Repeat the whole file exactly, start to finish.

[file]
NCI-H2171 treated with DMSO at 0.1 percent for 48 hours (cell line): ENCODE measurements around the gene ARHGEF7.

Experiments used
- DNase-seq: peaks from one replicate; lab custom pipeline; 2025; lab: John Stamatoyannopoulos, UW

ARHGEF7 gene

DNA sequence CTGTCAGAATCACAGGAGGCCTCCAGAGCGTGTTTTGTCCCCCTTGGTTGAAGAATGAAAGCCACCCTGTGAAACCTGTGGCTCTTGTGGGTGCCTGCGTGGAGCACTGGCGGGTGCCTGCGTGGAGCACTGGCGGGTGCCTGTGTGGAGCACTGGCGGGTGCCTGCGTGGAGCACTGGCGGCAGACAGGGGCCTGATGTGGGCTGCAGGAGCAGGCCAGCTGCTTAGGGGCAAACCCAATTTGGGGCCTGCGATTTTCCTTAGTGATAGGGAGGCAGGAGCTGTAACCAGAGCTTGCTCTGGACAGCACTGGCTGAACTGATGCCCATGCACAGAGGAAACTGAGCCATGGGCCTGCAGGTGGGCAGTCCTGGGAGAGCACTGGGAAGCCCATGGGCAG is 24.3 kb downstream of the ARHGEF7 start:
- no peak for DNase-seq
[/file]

NCI-H2171 treated with DMSO at 0.1 percent for 48 hours (cell line): ENCODE measurements around the gene ARHGEF7.

Experiments used
- DNase-seq: peaks from one replicate; lab custom pipeline; 2025; lab: John Stamatoyannopoulos, UW

ARHGEF7 gene

DNA sequence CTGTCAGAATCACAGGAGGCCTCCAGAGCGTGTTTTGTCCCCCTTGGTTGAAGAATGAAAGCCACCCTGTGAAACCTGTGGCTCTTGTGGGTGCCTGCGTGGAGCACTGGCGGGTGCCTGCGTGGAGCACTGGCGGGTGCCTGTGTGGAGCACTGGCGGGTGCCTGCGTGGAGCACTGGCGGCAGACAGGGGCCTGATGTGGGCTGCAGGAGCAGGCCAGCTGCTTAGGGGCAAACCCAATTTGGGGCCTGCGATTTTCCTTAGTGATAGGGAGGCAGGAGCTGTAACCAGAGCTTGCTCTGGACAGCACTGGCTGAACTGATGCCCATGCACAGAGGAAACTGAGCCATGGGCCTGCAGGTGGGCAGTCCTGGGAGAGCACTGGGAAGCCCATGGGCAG is 24.3 kb downstream of the ARHGEF7 start:
- no peak for DNase-seq